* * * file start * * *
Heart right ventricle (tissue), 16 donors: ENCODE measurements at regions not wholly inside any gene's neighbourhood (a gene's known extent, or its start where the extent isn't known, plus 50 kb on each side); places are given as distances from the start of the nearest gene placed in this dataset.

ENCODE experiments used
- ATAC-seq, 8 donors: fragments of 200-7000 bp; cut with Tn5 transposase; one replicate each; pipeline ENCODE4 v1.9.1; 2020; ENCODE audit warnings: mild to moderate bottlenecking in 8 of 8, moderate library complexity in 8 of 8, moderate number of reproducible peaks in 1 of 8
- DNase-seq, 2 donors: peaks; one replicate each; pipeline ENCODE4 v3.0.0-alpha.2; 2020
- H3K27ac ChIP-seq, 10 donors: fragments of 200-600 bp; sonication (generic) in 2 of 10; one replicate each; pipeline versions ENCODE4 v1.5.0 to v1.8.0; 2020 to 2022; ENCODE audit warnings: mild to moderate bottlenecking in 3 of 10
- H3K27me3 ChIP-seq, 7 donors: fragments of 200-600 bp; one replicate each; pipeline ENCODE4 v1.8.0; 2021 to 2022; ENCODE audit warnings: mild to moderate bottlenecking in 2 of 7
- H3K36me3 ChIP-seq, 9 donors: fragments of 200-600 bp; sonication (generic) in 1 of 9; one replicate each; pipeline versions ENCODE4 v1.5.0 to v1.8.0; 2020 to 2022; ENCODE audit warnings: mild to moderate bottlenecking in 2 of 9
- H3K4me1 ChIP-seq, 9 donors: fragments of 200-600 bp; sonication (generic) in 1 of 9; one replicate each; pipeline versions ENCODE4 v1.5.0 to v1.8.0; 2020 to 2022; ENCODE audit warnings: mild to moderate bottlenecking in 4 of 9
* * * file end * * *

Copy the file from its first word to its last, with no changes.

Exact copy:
Heart right ventricle (tissue), 16 donors: ENCODE measurements at regions not wholly inside any gene's neighbourhood (a gene's known extent, or its start where the extent isn't known, plus 50 kb on each side); places are given as distances from the start of the nearest gene placed in this dataset.

ENCODE experiments used
- ATAC-seq, 8 donors: fragments of 200-7000 bp; cut with Tn5 transposase; one replicate each; pipeline ENCODE4 v1.9.1; 2020; ENCODE audit warnings: mild to moderate bottlenecking in 8 of 8, moderate library complexity in 8 of 8, moderate number of reproducible peaks in 1 of 8
- DNase-seq, 2 donors: peaks; one replicate each; pipeline ENCODE4 v3.0.0-alpha.2; 2020
- H3K27ac ChIP-seq, 10 donors: fragments of 200-600 bp; sonication (generic) in 2 of 10; one replicate each; pipeline versions ENCODE4 v1.5.0 to v1.8.0; 2020 to 2022; ENCODE audit warnings: mild to moderate bottlenecking in 3 of 10
- H3K27me3 ChIP-seq, 7 donors: fragments of 200-600 bp; one replicate each; pipeline ENCODE4 v1.8.0; 2021 to 2022; ENCODE audit warnings: mild to moderate bottlenecking in 2 of 7
- H3K36me3 ChIP-seq, 9 donors: fragments of 200-600 bp; sonication (generic) in 1 of 9; one replicate each; pipeline versions ENCODE4 v1.5.0 to v1.8.0; 2020 to 2022; ENCODE audit warnings: mild to moderate bottlenecking in 2 of 9
- H3K4me1 ChIP-seq, 9 donors: fragments of 200-600 bp; sonication (generic) in 1 of 9; one replicate each; pipeline versions ENCODE4 v1.5.0 to v1.8.0; 2020 to 2022; ENCODE audit warnings: mild to moderate bottlenecking in 4 of 9